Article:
Spacer April 2, 2005
  | Asymmetry | Archive | April 2, 2005 |




Trouble in training: She's started to cruise!


My mom doesn't cook. I remember childhood meals that were nutritious, frugal, and uninspired; after her second marriage my food memories become actively noxious, like most of my other memories from that period. Nowadays she reads cookbooks, eats my cooking with every evidence of enthusiasm and says she should learn to make this or that, but as far as I can tell she lives on toast. In fact, with a few exceptions for holidays, no one in my immediate family shows much sign of enjoying cooking.

I have inner debates on whether or not everyone should cook, cook well and joyfully. I forget who said it, something along the lines of how humankind would never get anywhere as long as half of the species was acting as unpaid servants for the other half, and there is some sense in that. I read in Perfection Salad of the Saintly Homemaker, of women so spiritually perfect that the most deadly dull drudgery would be performed with not merely contentment but pleasure, and the old feminist hackles rise. Who--women or men, in these theoretically equal-opportunity times--should be forced to do what they don't want, let alone have insult added to injury and be told that they ought to enjoy it?

The other side answers, But it has to get done, doesn't it? People have to eat. What's the point in hating something necessary? What about thousands of years of religious traditions (both eastern and western) stating that the most menial, manual of tasks are the paving stones in the path to enlightenment? Not that I think early twentieth century housewives were particularly enlightened, mind; I suspect that some of them were bitter, and others didn't mind, and most of them just got on with what had to be done, which is what most people do, most of the time. But maybe some of them really were saints; it's never been an enviable job.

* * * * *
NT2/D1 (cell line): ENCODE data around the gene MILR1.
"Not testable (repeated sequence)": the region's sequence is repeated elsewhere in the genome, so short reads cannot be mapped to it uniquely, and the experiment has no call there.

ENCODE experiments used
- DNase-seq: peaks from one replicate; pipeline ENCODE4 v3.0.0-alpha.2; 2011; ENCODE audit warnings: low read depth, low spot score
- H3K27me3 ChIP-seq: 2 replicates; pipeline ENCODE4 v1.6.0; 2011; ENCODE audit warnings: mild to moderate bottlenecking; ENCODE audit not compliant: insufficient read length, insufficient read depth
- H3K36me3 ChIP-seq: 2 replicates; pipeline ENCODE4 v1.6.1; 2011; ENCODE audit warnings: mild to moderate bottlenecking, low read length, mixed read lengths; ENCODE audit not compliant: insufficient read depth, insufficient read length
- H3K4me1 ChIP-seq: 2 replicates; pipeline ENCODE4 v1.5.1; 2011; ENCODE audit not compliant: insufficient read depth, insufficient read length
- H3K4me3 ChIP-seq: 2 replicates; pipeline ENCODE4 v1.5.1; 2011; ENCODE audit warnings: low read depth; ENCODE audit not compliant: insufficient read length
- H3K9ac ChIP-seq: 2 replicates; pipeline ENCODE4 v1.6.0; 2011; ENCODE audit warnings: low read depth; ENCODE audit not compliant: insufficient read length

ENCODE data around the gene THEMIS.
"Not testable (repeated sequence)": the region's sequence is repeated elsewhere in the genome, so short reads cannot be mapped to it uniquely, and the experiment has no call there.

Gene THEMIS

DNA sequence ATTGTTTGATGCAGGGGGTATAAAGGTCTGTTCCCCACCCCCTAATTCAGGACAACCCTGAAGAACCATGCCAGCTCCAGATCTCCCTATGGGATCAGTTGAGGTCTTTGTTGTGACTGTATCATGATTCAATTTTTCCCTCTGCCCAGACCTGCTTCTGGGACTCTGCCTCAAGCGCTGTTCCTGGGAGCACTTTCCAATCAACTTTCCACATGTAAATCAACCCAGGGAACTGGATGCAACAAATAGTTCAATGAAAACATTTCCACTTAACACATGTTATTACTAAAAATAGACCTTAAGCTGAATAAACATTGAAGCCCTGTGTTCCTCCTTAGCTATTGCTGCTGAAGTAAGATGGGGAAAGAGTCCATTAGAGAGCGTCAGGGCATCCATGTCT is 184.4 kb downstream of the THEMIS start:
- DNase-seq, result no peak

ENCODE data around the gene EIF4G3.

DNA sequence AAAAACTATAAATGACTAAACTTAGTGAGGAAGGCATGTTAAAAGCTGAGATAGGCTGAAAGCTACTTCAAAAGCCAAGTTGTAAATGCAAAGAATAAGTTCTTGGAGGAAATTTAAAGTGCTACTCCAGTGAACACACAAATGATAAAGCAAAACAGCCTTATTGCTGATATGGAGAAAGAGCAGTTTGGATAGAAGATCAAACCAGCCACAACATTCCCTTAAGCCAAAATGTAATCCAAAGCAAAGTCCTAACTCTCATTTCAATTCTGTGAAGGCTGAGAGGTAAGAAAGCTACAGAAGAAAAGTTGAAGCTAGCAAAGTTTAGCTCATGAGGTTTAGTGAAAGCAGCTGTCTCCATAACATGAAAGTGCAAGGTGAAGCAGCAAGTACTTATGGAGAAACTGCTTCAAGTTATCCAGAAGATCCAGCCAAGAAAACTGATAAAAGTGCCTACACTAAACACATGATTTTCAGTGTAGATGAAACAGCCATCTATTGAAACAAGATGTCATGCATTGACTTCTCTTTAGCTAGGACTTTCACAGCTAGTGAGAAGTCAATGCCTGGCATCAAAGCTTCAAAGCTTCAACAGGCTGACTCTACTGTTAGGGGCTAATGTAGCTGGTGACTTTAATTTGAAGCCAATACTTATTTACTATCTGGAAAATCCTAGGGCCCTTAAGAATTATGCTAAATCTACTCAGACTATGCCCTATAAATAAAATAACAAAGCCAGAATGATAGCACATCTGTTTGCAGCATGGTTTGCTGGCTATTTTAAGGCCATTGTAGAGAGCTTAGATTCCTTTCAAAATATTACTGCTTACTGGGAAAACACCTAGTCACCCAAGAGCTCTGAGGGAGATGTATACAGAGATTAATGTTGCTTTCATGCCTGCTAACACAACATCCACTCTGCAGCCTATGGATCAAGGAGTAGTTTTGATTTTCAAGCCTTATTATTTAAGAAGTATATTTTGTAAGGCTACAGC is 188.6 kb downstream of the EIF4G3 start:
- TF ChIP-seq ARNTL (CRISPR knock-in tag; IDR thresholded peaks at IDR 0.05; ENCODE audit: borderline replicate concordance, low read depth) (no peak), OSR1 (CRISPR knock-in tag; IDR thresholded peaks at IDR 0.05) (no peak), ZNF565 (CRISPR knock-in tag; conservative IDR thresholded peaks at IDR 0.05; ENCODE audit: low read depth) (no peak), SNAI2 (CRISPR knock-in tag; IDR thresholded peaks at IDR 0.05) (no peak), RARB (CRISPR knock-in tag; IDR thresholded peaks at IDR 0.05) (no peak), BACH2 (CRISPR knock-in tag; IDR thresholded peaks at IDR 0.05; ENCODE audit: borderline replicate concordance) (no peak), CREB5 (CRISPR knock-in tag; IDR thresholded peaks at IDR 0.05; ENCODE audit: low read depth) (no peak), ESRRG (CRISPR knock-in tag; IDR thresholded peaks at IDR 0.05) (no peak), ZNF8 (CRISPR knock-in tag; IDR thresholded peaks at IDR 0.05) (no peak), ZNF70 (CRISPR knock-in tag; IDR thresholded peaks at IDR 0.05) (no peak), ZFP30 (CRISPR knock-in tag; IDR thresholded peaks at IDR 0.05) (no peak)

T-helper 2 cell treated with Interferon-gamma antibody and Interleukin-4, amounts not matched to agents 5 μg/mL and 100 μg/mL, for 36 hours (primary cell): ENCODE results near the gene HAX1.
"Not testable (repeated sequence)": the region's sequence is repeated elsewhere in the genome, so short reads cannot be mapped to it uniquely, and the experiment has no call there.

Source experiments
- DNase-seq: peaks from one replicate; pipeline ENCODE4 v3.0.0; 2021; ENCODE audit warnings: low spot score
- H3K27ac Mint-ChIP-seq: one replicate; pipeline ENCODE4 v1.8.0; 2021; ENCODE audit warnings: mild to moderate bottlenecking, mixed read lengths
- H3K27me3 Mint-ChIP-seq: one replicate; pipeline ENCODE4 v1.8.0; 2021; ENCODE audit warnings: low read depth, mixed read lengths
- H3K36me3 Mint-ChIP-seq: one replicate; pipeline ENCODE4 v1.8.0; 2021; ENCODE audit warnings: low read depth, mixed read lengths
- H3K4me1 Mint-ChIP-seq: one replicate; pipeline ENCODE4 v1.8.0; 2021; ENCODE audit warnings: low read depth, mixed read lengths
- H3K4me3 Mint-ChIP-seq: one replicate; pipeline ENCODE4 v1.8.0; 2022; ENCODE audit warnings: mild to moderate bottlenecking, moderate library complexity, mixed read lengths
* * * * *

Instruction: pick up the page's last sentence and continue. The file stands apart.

People have to eat, so someone has to cook, and despite the whole unpaid servant thing it's not practical (or healthy) for most of us to pay professionals to do it all the time, whether they be restaurant chefs or food scientists concocting a new low-cal, low-carb, low-fat, low-sodium frozen meal. And since it has to get done, and done just about every day at that, why not enjoy it?

The other side answers back that it's easy for me to say; I do enjoy it. I like to turn over a recipe in my mind, like shopping for food, like the feel of a knife in my hand, the click of the stove's ignition (just like in that wine commercial!) and the hum of the mixer. And I glow at the sight of a cleaned plate, because in the end the point of it all is giving pleasure to other people (for myself, I generally don't cook anything more complicated than an omelet). Which is where cooking well comes in. Cook like you hate it and no one profits; enjoy what you're doing, provide food that tastes good, and happiness multiplies. It seems simple, and yet it's clear that this equation, central to my own life, is unimportant to many.

All of which is one long-winded way of saying that humans are complicated, I suppose, and understanding of life as a whole continues to elude me.

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Except where otherwise noted, all material on this site is © 2005 Rebecca J. Stevenson